Edwin raises some issue of (classical) liberal thinking in these areas and that is the final topic I will address, hopefully providing a framework for addressing the public policy and institutional issues above. Edwin is correct to say that voters want to see some important issues addressed on the national level and feel remote from the EU level, but let us be clear about what this means in reality. No individual voter has more influence over national policy that EU policy. Even in Luxembourg any one voter has no real voice, does not make a difference, in a community of three hundred thousand. There is no real difference between Luxembourg and the 500 million of the EU on this issue.

What people like when they think of the national level is that decisions are made by people like them, people with whom they can identify. Immigration and other forms of social change which undermine notions of self-contained homogeneity, such as the Internet, increased travel, decreasing identity with national religion, and regionalist movements, do not put am end to national identity, but they do qualify it. The recent EU crises have increased the visibility of European leaders across the continent, Angela Merkel must be more familiar to most Europeans than all but a handful of their own national politicians. The national level will  not disappear and we will probably seem more shifts towards national and inter-governmental decision making, but let us not ignore the qualifications and opposite tendencies.

The point of the above paragraph is that we are not returning to the time of absolutely sovereign national governments in Europe (and of course the sovereignty was always limited in practice, particularly for the smaller and poorer countries) and I dispute what I take to be Edwin’s assumption that this is what is happening and should be welcomed. Apologies for any misunderstanding, but it looks very much to me as if he is saying that classical liberalism has preferred and should continue to prefer interaction between sovereign states over federalisation of any kind. He mentions David Hume, Adam Smith and Friedrich Hayek in this context.

However consider this quotation from Adam Smith: ‘Were all nations to follow the liberal system if free exportation and free importation, the different states into which a great continent was divided would so far resemble the different provinces of a great empire.’ (An Inquiry into the Nature and Causes of the Wealth of Nations. IV.v.b). Surely this contradicts Edwin’s claim. Hayek was the author of ‘The Economic Conditions of Inter-State Federalism’, which advocates federation between democracies to entrench free trade and basic rights. Similar comments can be found in The Road to SerfdomNow maybe Hayek did not mean to advocate something like the EU as it is now, and even less what the most pure advocates for integrationist federalism wish for, but he did offer support to federation and constraints on national sovereignty.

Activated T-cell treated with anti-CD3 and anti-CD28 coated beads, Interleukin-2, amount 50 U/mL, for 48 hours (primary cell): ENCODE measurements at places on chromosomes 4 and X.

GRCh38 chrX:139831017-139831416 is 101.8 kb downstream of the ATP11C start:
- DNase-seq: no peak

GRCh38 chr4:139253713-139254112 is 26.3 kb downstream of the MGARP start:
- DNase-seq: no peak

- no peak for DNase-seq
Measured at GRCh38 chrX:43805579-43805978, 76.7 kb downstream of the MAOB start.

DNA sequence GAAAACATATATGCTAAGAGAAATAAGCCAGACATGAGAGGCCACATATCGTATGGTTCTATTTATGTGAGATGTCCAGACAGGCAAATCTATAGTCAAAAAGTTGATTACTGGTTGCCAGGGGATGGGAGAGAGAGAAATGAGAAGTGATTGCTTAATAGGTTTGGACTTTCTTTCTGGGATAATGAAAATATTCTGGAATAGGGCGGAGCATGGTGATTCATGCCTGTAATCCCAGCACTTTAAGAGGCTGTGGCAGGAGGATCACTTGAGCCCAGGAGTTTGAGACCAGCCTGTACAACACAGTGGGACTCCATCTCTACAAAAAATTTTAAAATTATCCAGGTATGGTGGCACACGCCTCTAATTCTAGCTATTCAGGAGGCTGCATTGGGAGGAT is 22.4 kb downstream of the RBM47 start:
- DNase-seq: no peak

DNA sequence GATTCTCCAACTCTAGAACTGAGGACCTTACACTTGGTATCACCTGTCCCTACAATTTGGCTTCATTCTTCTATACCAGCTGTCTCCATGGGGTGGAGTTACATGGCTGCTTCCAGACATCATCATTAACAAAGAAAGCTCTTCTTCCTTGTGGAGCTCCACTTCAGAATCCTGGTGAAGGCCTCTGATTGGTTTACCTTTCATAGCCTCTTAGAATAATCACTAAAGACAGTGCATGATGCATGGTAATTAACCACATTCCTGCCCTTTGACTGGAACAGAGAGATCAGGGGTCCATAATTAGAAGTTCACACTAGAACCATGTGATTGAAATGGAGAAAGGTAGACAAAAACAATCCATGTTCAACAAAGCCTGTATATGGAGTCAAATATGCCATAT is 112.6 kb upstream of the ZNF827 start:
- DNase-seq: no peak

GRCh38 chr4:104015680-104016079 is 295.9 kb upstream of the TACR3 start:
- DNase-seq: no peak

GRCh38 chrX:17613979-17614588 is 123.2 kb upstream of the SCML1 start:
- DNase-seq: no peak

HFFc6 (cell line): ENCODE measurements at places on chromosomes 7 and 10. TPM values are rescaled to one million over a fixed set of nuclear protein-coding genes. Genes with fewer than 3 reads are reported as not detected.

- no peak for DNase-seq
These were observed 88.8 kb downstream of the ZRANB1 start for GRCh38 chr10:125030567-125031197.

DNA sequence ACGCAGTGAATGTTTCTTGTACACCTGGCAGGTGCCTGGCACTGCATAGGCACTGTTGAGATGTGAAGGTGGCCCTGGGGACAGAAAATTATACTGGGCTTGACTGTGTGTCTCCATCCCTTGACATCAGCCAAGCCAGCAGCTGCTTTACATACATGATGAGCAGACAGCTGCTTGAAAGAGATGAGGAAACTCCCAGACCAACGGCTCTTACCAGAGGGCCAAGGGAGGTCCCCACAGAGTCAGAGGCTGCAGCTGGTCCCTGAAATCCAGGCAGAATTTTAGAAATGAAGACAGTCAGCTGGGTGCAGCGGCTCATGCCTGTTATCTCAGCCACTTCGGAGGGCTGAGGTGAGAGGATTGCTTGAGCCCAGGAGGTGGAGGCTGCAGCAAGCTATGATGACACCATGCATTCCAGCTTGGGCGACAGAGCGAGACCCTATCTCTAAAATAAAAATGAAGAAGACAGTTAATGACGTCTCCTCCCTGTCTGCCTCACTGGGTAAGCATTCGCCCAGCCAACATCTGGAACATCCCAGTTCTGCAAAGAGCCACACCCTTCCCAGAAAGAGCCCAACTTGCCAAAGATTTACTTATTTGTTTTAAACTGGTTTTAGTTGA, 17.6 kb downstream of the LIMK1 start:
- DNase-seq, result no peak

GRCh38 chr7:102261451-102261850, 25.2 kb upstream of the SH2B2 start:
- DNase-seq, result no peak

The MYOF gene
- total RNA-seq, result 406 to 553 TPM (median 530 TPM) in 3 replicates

Going back to the Enlightenment, Immanuel Kant, a liberal advocate of market economies, limited government and freedom under law, wrote essays favouring ‘federation’ or ‘confederation’ to enforce world peace. We can take it that Kant meant a kind of European federation as like most of the time he did not really regard non-Europeans as equals, even if he should have according to his own philosophical principles. Anyway, he had liberal arguments for constraints on national sovereignty, even if very limited in scope.

Edwin may perhaps feel that what Smith, Kant and Hayek said fits with what appears to be his desire for a European Union limited to free trade issue. However, it is important to establish that classical liberalism is open to federation or ’empire’ (which for Smith can be a confederation) and furthermore that a federation for very limited purposes is likely to spill over into other spheres. How do you guarantee peace, security and free trade without a lot of other connected  government functions. It could be argued that classical liberal federation is limited to pure minarchist functions of national defence, and enforcement of laws, but why should we expect transnational  federal states to stay limited within such a sphere when national states never do.

Liberal economics leads us to regard upheaval, change and destruction as healthy, within the limits of law and contract, as this is how there can be innovation and prosperity. We can think of politics in the same way. Current crisis conditions will change the EU but are at least as likely to do so in ways which reconstruct its various activities, and the ways in which they are conducted, to the benefit of its health, as to lead to an EU restricted to free trade or in a state of complete collapse.